As an investment strategy, making private equity and hedge fund managers rich is a probable loser. As a tax policy, it is a guaranteed one.
The U.S. House of Representatives passed a bill last week that would raise the taxes that private equity and other investment managers pay on "carried interest," their share of the takings when a holding such as a startup or turnaround is sold at a profit.
Carried interest is currently taxed at the lower capital gains rate, meaning that many private equity barons can pay less in tax than the people who clean their swimming pools or mind their children. This is patently unjust. Carried interest is compensation for labor, earned income in other words, rather than gains on capital that might be lost.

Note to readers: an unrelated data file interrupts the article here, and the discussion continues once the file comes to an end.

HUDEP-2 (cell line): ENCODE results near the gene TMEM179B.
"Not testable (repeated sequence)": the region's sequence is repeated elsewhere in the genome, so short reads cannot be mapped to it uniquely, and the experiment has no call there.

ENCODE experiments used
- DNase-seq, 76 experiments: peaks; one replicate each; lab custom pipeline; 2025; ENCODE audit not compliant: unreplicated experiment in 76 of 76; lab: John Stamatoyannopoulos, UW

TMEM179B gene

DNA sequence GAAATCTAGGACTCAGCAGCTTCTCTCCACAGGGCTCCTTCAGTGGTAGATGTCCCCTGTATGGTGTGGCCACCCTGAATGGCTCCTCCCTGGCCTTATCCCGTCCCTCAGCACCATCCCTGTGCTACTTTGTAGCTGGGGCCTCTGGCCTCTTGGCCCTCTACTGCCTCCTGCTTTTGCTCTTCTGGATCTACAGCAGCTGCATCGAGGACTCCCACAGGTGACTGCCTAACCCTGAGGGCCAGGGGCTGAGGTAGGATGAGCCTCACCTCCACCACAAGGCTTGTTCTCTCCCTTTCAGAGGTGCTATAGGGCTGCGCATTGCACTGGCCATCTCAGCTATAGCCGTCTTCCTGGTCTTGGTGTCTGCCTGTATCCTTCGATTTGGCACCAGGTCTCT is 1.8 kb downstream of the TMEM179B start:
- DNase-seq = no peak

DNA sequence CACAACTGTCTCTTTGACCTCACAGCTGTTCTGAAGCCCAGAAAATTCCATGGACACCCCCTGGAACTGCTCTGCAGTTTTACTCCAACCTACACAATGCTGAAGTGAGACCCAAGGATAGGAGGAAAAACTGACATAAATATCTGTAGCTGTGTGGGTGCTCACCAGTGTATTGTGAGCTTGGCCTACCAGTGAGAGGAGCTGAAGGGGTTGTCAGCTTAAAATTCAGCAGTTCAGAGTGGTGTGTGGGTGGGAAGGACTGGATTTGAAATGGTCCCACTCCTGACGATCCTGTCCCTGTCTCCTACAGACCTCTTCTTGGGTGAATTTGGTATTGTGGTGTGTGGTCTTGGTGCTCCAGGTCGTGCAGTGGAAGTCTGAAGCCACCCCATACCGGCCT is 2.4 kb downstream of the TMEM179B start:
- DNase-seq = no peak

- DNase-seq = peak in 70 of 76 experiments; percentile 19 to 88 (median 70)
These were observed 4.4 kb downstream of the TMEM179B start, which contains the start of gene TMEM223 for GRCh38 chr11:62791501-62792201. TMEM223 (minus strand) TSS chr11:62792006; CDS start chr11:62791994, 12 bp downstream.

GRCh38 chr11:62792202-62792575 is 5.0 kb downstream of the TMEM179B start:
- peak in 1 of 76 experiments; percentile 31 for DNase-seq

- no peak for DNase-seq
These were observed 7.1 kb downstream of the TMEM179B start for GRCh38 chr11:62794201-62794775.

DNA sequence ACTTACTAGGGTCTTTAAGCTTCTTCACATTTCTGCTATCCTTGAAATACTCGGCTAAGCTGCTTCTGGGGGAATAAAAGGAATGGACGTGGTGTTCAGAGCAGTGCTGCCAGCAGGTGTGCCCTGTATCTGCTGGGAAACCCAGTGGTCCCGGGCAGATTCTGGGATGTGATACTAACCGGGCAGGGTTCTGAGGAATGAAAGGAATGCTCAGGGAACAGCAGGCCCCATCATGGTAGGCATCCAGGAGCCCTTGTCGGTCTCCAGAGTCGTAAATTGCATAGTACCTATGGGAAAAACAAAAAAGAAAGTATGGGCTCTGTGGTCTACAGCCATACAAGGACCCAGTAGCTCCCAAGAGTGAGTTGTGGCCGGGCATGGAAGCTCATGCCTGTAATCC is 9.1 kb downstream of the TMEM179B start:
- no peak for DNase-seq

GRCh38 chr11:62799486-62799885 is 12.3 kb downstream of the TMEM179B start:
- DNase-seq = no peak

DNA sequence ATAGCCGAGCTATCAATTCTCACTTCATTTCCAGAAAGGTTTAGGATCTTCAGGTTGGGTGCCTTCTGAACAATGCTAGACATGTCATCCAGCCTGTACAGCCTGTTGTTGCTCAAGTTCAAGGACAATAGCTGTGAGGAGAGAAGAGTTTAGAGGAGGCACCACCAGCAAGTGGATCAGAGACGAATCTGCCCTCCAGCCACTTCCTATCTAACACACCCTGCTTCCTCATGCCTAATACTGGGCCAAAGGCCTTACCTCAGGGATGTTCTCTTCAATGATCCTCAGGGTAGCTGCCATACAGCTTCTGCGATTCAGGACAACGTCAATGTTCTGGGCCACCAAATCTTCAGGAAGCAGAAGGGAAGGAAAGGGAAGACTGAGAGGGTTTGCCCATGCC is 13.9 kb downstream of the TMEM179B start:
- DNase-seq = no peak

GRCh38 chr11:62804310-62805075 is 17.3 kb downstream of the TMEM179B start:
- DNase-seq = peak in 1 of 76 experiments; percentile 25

As you might expect, the private equity industry is not happy:
"Remember we manage money for union employees, for corporate employees, for teachers, firemen and the like and our job is to help these unions and pension funds protect their employees when they retire. This is why private equity needs to have the treatment we have to attract the best and brightest to this sector." Robert L. Johnson, of private equity firm RLJ Companies told CNBC television.
"Many state pensions and corporate pensions are terribly underfunded. You take away the some of the incentive on this industry and its going to backfire on the people who need pensions when they retire."